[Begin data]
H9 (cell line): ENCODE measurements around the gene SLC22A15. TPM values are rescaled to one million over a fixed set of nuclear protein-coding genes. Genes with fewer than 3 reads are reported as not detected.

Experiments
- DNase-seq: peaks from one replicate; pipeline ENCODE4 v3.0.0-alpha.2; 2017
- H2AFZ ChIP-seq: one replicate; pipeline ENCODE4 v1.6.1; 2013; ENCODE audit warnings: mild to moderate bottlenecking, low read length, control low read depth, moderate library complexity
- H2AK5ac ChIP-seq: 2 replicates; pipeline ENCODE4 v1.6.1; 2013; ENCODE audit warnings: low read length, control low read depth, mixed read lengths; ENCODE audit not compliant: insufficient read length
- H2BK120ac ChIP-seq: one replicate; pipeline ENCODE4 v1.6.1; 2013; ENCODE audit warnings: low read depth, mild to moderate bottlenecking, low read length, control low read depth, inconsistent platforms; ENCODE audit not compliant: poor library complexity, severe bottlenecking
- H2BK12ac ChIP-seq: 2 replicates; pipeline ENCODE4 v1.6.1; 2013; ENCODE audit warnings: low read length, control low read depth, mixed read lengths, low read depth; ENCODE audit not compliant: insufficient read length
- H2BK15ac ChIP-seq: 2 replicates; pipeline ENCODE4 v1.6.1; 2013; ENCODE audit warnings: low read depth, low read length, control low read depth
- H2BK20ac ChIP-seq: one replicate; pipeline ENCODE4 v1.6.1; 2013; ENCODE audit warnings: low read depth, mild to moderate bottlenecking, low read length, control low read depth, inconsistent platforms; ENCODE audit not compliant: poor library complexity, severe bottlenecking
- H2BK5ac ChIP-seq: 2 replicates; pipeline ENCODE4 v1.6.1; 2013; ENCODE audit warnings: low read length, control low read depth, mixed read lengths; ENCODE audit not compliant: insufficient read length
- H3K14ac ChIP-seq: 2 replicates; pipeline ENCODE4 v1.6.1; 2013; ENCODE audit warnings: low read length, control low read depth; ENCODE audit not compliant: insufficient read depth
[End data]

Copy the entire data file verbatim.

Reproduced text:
H9 (cell line): ENCODE measurements around the gene SLC22A15. TPM values are rescaled to one million over a fixed set of nuclear protein-coding genes. Genes with fewer than 3 reads are reported as not detected.

Experiments
- DNase-seq: peaks from one replicate; pipeline ENCODE4 v3.0.0-alpha.2; 2017
- H2AFZ ChIP-seq: one replicate; pipeline ENCODE4 v1.6.1; 2013; ENCODE audit warnings: mild to moderate bottlenecking, low read length, control low read depth, moderate library complexity
- H2AK5ac ChIP-seq: 2 replicates; pipeline ENCODE4 v1.6.1; 2013; ENCODE audit warnings: low read length, control low read depth, mixed read lengths; ENCODE audit not compliant: insufficient read length
- H2BK120ac ChIP-seq: one replicate; pipeline ENCODE4 v1.6.1; 2013; ENCODE audit warnings: low read depth, mild to moderate bottlenecking, low read length, control low read depth, inconsistent platforms; ENCODE audit not compliant: poor library complexity, severe bottlenecking
- H2BK12ac ChIP-seq: 2 replicates; pipeline ENCODE4 v1.6.1; 2013; ENCODE audit warnings: low read length, control low read depth, mixed read lengths, low read depth; ENCODE audit not compliant: insufficient read length
- H2BK15ac ChIP-seq: 2 replicates; pipeline ENCODE4 v1.6.1; 2013; ENCODE audit warnings: low read depth, low read length, control low read depth
- H2BK20ac ChIP-seq: one replicate; pipeline ENCODE4 v1.6.1; 2013; ENCODE audit warnings: low read depth, mild to moderate bottlenecking, low read length, control low read depth, inconsistent platforms; ENCODE audit not compliant: poor library complexity, severe bottlenecking
- H2BK5ac ChIP-seq: 2 replicates; pipeline ENCODE4 v1.6.1; 2013; ENCODE audit warnings: low read length, control low read depth, mixed read lengths; ENCODE audit not compliant: insufficient read length
- H3K14ac ChIP-seq: 2 replicates; pipeline ENCODE4 v1.6.1; 2013; ENCODE audit warnings: low read length, control low read depth; ENCODE audit not compliant: insufficient read depth